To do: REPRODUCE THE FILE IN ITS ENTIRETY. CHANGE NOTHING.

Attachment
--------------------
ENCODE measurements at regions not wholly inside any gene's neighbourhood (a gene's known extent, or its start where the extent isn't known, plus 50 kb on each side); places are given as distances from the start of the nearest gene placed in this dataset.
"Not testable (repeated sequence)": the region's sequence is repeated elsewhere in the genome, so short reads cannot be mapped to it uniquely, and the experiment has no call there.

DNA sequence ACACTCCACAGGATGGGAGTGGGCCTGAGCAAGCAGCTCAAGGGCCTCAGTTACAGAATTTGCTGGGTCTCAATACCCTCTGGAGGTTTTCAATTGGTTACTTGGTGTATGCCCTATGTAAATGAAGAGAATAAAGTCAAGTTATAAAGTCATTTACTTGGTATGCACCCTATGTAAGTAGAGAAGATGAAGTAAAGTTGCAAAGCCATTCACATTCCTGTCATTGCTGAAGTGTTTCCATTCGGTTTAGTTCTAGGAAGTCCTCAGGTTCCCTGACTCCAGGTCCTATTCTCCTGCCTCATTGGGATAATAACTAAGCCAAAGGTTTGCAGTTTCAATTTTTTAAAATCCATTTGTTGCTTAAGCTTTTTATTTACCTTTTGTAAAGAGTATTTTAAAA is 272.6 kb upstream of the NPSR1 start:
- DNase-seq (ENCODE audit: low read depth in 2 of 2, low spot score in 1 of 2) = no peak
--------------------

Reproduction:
ENCODE measurements at regions not wholly inside any gene's neighbourhood (a gene's known extent, or its start where the extent isn't known, plus 50 kb on each side); places are given as distances from the start of the nearest gene placed in this dataset.
"Not testable (repeated sequence)": the region's sequence is repeated elsewhere in the genome, so short reads cannot be mapped to it uniquely, and the experiment has no call there.

DNA sequence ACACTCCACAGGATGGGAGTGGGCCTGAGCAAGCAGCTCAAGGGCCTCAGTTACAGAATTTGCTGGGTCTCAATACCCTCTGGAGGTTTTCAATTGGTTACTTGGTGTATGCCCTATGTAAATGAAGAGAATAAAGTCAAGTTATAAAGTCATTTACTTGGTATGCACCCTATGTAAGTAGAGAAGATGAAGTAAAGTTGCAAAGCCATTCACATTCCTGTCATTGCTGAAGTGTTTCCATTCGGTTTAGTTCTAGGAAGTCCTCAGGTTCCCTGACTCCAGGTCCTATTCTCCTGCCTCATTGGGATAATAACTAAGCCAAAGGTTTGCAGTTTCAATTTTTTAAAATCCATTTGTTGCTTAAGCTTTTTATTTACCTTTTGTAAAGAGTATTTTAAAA is 272.6 kb upstream of the NPSR1 start:
- DNase-seq (ENCODE audit: low read depth in 2 of 2, low spot score in 1 of 2) = no peak